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Bums on Pews in 17th C Warton

Bums on Pews in 17th C Warton

Worries about church attendance are not new. In the Lancashire village of Warton more than 300 years ago the new vicar quickly learned that many parishioners had better things to do on Sunday than attend St Oswald’s.  Others showed a level of disrespect for church […]

Music While You Work – 18th Century Style

Music While You Work – 18th Century Style

Eighteenth century North Lancashire farmers clearly knew a thing or two about productivity. Schoolmaster John Lucas explains in this extract from his ‘History of Warton Parish’  how they invested in a mobile ‘Music while you Work’ system to get the most from workers at harvest time. […]

John Lucas and Nature

John Lucas and Nature

Warton’s 18th century parish historian John Lucas was – on the whole – more interested in history than in natural history.  It would certainly be a stretch to suggest that he was an early naturalist in the mould of Selborne’s Gilbert White. But in his History […]

Plum Famous

Plum Famous

Yealand Storrs, writes the eighteenth century historian John Lucas, is famous for its “excellent plumbs”. It seems like a faint claim to fame. Storrs is the smallest of the three Yealands —  a Yealand reprise in the south-to-north sequence of settlements: Yealand Conyers, Yealand Redmayne […]

A Foundling Archbishop?

A Foundling Archbishop?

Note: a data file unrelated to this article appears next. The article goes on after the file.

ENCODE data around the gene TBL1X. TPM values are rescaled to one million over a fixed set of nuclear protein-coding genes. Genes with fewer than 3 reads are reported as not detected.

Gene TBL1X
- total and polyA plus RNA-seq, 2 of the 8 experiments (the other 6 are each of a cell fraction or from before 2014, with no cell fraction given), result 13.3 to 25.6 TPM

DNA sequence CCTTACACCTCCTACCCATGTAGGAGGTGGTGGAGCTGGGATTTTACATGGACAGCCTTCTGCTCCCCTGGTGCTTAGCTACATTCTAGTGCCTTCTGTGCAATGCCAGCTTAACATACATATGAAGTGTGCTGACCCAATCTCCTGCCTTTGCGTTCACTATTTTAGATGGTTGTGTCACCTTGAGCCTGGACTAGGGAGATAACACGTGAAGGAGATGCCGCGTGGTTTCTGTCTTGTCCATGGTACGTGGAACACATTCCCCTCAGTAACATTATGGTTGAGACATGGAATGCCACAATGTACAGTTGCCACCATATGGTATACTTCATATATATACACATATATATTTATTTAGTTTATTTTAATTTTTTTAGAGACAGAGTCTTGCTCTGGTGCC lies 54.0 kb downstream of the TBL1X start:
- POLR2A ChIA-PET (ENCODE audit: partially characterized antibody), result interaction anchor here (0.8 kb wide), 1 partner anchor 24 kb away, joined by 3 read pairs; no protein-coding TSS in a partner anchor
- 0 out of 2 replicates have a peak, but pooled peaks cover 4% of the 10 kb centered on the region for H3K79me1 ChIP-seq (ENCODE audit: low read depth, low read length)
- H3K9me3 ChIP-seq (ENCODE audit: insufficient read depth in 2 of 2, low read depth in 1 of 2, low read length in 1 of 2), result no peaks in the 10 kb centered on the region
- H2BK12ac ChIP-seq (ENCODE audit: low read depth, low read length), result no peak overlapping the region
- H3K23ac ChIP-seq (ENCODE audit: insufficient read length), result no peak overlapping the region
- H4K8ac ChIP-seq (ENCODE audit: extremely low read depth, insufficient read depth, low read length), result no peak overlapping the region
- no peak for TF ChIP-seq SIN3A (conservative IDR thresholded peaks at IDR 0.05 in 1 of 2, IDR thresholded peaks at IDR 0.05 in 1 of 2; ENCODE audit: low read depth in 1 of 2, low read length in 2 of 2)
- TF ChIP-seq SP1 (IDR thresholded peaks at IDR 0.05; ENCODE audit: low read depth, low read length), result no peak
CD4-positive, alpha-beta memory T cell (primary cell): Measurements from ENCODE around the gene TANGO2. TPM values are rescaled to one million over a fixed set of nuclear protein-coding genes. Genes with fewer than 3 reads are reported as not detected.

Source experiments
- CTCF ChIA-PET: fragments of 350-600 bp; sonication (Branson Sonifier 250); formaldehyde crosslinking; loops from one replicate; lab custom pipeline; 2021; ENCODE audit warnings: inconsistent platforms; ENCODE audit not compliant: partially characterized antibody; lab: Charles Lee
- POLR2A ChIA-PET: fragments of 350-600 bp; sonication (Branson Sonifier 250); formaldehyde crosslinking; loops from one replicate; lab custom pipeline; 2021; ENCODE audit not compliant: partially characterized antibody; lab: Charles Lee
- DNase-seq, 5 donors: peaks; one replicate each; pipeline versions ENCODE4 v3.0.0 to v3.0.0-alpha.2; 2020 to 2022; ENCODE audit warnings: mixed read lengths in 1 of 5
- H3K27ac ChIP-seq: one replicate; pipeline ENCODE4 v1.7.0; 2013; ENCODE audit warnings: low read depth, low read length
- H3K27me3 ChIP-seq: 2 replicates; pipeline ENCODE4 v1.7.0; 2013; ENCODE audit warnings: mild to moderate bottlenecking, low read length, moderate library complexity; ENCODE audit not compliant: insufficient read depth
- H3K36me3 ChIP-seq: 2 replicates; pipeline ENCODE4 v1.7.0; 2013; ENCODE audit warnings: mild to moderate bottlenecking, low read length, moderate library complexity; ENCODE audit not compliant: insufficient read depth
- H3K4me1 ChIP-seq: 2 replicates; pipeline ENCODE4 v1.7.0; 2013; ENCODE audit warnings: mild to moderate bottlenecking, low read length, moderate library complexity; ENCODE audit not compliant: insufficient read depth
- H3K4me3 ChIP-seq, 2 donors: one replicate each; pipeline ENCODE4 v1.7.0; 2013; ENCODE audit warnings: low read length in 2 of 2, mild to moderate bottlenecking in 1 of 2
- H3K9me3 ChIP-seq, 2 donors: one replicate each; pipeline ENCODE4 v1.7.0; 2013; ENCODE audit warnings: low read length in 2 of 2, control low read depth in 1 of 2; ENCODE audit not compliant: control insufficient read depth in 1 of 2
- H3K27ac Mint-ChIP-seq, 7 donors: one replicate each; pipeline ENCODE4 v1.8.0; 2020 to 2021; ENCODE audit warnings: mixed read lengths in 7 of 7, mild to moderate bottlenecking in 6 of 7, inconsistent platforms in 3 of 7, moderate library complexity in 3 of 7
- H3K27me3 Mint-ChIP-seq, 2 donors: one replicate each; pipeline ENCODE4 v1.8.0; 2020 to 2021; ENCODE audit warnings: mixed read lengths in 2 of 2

Matthew Hutton who became Archbishop of York under Queen Elizabeth is probably the most significant national figure to emerge from the small North Lancashire village of Priest Hutton (pop. 185). But confusion still surrounds the details of his birth, as I discovered when I gave […]

Shipbuilding Near Warton

Shipbuilding Near Warton

          “I being at this time much out of business, I was persuaded by some neighbours to stand a sixth part share in a new ship of about 80 tons now building near Warton.” (1) These words come from the memoirs of […]

Sir Marmaduke de Thweng: An Apology

Sir Marmaduke de Thweng: An Apology

In my introduction to the new edition of John Lucas’s ‘History of Warton Parish’ I suggested  that some readers might be put off the book by the author’s obsession with the family trees of long-dead aristocrats. Such roll-calls – I wrote, rather flippantly  –  were […]

Which side of the River?

Which side of the River?

These days, every time I see an old map of Warton and Carnforth my eye is drawn ineluctably towards the bridge over the River Keer and the nearby mill. This is the neighbourhood where John Lucas was born in 1684. “About a Hundred Yards West from […]

V is for Viking

V is for Viking

Like thousands of others I hugely enjoyed the spectacle of Vikings crossing swords, spears and axes with Saxons in the energetic and well-performed battle reenactments at Heysham’s Viking Festival in July. I was also impressed by the cultural reconstructions in the so-called Viking Village — where […]

Changing Flora on the Moss

Changing Flora on the Moss

  Tormentil growing at Myers Allotments, above Leighton Moss. Back in the eighteenth century Leighton Moss — the North Lancashire wetland now owned by the RSPB — was known as Warton Moss. From the description given by John Lucas,  the local historian of the day, […]